After Hinsvark announced her plan to use the city’s insurance company to select a female investigator, council member Walter Magill expressed support.
“Nice work. Thanks for staying on this tricky situation,” he wrote.
Hinsvark replied that she was sure “this will settle down.”
Concern about investigator
Hinsvark’s decision to hire former Littleton Police Chief Heather Coogan, who was recommended by the city’s insurance company, drew fire from Macys and Connell.
Connell shared some Google research he had done on Coogan, including a link to a newspaper article in Littleton that claimed Coogan left a “hazy” legacy upon her retirement.
Connell said he feared Hinsvark’s decision to hire Coogan, combined with Coogan’s controversial background, could “taint” the results of the investigation in the eyes of the public.
“Thanks for considering an alternative path,” Connell wrote. “You need to act quickly in my opinion.”
Hinsvark said she had Googled Coogan extensively and found no evidence of improprieties.
She also forwarded the council a strong endorsement of Coogan from Craig Police Chief Walt Vanatta.
Concern about police station
On Monday, Hinsvark sent an email to Council President Bart Kounovsky urging him to keep the new police station citizens committee moving forward in the wake of the allegations against the police department.
“I hope you are able to keep the committee on track,” Hinsvark told Kounovsky. “The station isn’t being built as a tribute to Police Chief Joel Rae. It is needed for a squadron of patrolmen/women and investigators to provide the tools they need to do their job well and safely. With everything else they are currently being subjected to, I think it would be a mistake to pull this rug out from under them.”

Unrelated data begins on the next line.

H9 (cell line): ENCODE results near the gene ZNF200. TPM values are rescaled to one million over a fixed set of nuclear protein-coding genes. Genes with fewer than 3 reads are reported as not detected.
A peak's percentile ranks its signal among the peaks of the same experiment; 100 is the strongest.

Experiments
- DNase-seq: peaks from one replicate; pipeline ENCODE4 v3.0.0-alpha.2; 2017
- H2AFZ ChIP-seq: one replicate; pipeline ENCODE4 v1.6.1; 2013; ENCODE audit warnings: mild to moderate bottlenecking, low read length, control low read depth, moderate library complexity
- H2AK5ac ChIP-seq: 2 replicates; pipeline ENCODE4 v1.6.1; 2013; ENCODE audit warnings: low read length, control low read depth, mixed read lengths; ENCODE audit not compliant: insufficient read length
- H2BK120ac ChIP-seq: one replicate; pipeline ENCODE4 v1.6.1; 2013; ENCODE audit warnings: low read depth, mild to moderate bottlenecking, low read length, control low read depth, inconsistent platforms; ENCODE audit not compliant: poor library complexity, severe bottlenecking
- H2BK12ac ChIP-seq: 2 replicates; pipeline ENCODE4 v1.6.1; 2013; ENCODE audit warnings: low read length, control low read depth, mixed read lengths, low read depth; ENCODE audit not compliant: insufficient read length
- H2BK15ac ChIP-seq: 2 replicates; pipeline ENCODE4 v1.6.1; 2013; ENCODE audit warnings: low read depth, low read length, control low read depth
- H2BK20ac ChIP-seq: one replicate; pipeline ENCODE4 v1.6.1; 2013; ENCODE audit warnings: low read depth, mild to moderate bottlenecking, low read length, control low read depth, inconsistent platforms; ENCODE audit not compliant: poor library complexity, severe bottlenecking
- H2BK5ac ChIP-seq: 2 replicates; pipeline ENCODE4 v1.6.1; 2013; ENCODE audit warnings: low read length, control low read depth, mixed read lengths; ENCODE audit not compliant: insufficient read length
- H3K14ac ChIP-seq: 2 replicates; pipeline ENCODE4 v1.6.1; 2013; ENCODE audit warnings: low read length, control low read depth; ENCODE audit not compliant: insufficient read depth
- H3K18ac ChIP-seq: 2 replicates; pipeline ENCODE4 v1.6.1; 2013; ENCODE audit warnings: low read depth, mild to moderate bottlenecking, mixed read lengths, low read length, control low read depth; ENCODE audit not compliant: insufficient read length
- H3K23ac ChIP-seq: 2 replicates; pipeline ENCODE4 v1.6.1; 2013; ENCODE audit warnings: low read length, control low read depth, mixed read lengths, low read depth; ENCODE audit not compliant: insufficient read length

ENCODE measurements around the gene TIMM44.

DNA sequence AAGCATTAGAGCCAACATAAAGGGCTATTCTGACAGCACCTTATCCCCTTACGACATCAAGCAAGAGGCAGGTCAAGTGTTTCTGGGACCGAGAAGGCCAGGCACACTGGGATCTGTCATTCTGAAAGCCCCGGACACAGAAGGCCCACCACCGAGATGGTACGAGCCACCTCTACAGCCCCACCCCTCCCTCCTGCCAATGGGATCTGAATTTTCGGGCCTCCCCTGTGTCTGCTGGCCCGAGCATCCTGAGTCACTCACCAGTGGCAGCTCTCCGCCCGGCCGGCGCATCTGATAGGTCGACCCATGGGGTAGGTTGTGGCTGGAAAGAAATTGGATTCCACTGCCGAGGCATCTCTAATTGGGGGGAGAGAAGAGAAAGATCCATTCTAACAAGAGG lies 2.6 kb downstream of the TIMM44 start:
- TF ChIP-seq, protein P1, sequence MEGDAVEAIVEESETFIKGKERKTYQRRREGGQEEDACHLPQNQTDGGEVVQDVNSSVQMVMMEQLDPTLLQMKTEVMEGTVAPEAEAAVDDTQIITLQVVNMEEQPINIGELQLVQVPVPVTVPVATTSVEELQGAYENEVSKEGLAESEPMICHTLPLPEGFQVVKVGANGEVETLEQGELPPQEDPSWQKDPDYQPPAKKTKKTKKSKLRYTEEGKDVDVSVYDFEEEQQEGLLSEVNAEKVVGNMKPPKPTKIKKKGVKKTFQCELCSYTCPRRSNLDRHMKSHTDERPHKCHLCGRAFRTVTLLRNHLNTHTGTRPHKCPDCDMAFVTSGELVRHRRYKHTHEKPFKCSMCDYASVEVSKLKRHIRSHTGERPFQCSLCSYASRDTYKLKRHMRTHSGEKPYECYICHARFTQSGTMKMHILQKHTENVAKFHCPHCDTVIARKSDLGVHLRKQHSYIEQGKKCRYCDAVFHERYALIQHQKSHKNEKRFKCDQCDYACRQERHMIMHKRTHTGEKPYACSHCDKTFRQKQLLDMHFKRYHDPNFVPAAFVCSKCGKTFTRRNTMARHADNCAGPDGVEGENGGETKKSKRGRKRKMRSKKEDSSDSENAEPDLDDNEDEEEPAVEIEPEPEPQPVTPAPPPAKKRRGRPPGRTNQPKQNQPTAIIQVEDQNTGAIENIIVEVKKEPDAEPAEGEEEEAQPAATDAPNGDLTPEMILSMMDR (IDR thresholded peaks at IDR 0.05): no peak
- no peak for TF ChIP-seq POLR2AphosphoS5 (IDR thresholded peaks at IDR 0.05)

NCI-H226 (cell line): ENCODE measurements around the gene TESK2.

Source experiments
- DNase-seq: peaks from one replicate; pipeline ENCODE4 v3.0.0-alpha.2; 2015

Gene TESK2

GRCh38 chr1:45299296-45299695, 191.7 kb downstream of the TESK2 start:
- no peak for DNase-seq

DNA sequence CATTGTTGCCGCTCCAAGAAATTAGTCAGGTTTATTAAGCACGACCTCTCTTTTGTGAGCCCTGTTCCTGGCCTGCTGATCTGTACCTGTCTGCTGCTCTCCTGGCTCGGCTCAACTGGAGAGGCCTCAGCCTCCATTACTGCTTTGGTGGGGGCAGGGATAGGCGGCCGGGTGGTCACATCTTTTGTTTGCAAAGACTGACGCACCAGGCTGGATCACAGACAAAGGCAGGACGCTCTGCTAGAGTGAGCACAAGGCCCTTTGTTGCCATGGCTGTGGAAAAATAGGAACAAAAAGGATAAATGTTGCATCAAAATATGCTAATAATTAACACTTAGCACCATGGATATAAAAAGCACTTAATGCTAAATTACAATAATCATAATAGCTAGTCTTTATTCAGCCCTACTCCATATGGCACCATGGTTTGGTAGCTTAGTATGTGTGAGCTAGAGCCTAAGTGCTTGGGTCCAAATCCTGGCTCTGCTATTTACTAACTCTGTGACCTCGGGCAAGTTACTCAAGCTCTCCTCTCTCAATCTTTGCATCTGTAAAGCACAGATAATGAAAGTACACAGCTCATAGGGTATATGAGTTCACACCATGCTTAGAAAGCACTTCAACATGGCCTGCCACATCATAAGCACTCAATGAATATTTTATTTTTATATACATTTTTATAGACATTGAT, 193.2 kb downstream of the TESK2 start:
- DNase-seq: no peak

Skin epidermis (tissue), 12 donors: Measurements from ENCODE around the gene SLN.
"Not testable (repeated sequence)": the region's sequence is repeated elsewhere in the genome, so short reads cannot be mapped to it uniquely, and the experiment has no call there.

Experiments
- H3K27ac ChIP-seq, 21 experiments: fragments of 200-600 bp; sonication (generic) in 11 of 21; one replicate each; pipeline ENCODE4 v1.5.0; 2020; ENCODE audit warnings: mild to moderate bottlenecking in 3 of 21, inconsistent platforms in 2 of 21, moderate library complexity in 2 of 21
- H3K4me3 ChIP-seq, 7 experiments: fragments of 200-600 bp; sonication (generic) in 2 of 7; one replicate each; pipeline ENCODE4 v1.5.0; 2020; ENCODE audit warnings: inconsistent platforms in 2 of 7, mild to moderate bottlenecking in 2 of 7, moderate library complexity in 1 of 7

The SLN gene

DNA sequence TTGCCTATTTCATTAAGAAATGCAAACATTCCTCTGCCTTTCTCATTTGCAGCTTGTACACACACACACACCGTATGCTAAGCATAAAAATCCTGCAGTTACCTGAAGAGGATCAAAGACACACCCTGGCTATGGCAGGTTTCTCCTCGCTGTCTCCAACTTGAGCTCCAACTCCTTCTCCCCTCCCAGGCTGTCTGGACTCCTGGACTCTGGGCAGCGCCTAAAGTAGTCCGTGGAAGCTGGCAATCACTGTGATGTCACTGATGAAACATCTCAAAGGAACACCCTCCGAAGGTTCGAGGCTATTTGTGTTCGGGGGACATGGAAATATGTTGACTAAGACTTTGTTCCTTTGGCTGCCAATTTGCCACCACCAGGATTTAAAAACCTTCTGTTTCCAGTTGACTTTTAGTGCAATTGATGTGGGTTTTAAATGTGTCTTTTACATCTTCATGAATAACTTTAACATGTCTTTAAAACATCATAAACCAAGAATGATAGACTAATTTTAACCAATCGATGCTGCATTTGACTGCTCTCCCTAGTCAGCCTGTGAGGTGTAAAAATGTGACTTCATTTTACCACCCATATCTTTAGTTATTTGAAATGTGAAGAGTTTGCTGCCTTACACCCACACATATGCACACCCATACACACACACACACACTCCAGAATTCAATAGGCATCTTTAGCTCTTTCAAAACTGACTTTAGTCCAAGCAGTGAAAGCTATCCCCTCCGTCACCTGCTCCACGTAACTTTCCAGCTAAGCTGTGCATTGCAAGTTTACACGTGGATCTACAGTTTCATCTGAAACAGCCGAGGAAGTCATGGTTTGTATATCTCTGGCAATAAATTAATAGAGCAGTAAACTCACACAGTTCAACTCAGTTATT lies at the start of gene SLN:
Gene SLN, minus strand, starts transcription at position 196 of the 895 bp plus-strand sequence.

Hinsvark said Rae wasn’t needed to provide input on “what is needed and why it is needed.”
At its first meeting last month, police station committee Chairman John Kerst called the accusations against the police leadership the “900 pound gorilla in the room.”
He said the claims against the top cops would make the committee’s job more controversial.
The Steamboat Today plans to pursue additional emails that the city withheld from its recent records request citing attorney client privilege.
Macys provided the paper with emails she sent to city staff that appear to have been withheld because City Attorney Tony Lettunich was copied on them.
Macys said she did not copy Lettunich with the intent to withhold the emails, and she wanted them made public.
City Manager Deb Hinsvark said it is the city attorney’s position that if Lettunich is copied on any emails, they are not public record regardless of the content.
Chris Beall, an attorney who represents the Steamboat Today, said that copying the city attorney on an email is not enough to invoke attorney client privilege from the lawyer.
“If the author of the communication is not asking the lawyer for legal advice, it is not privileged,” Beall said.